Playing video games 'can boost communication skills'

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Parents despairing at the amount of time their child spends playing video games should take heart, as new research suggests that it may stand them in good stead later in life.

Gaming can help young people develop key skills such as communication and resourcefulness, according to a study by a Glasgow University academic.

Matt Barr, a lecturer in Information Studies said his findings suggest that modern video games can encourage players to think critically and solve problems, the types of qualities that are seen as useful for graduates.

The small-scale study involved 36 undergraduates split into two different groups. The first was a control group while the second, with 16 students, were asked to play eight video games including Borderlands 2, Minecraft and Lara Croft, under controlled conditions, logging 14 hours of play in total over an eight-week period.

Both groups completed surveys before and after the experiment which measured different skills.

The findings showed that the group that played the games showed improvements on communication, adaptability and resourcefulness scales, compared to the control group.

Mr Barr said: "Modern video games often require players to be adaptable and resourceful, and finding multiple ways of accomplishing a task. The way games are designed often encourages critical thinking and reflective learning, commonly cited as desirable attributes in graduates. "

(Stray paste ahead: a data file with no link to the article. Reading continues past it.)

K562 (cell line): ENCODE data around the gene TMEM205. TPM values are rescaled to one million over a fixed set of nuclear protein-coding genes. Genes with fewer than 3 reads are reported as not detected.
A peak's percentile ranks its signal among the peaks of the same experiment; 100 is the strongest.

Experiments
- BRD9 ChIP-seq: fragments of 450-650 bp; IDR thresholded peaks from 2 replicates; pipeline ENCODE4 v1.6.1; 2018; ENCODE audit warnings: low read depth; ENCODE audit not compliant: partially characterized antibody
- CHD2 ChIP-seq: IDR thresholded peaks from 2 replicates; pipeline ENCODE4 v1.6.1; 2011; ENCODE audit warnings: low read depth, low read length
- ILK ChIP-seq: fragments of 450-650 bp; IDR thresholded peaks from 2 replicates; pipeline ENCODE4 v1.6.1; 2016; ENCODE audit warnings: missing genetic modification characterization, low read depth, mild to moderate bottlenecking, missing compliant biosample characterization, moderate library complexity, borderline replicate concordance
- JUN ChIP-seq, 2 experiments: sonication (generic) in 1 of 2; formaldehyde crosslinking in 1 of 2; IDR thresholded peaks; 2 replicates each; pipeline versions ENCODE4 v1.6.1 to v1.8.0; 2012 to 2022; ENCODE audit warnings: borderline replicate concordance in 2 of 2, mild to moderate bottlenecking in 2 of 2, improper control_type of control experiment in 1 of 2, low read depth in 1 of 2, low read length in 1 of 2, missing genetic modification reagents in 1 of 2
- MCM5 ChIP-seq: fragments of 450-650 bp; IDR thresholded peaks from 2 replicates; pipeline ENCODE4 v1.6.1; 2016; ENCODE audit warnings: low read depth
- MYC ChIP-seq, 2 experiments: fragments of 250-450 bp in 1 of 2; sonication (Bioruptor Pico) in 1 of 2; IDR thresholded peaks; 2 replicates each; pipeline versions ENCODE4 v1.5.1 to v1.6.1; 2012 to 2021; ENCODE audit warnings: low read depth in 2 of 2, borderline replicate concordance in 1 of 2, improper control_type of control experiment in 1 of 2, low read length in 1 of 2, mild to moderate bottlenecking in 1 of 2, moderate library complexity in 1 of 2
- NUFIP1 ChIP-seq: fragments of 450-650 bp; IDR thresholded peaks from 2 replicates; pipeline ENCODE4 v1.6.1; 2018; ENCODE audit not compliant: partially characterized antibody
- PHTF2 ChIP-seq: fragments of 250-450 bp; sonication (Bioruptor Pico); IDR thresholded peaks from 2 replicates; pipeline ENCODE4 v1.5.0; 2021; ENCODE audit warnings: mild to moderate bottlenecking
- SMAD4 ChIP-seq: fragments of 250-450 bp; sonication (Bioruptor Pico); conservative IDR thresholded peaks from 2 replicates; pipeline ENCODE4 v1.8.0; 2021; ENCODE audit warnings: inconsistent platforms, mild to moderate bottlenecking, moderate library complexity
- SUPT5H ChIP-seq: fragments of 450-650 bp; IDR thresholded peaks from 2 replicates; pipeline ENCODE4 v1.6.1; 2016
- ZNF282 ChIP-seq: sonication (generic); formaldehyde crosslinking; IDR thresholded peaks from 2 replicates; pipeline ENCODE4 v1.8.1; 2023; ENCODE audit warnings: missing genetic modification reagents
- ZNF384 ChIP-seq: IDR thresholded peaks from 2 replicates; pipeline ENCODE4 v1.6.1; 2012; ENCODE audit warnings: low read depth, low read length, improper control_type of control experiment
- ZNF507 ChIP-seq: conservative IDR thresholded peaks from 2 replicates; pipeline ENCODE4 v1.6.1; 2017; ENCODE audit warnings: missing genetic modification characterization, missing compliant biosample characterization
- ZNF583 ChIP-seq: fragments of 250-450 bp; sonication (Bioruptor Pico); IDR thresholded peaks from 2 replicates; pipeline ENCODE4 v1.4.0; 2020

He added: "My research is perhaps what every parent may or, in the case of some, may not like to hear.

"This work demonstrates that playing commercial video games can have a positive effect on communication ability, adaptability and resourcefulness in adult learners, suggesting that video games may have a role to play in higher education.

"The study also suggests that graduate skills may be improved in a relatively short amount of time, with the gains reported here achieved over a period of eight weeks and representing just 14 hours of game play.

"Certainly, the results of the randomised controlled trial described here suggest that the popular discourse around games' alleged ill effects should be tempered by considerations of the potential positive outcomes of playing video games. "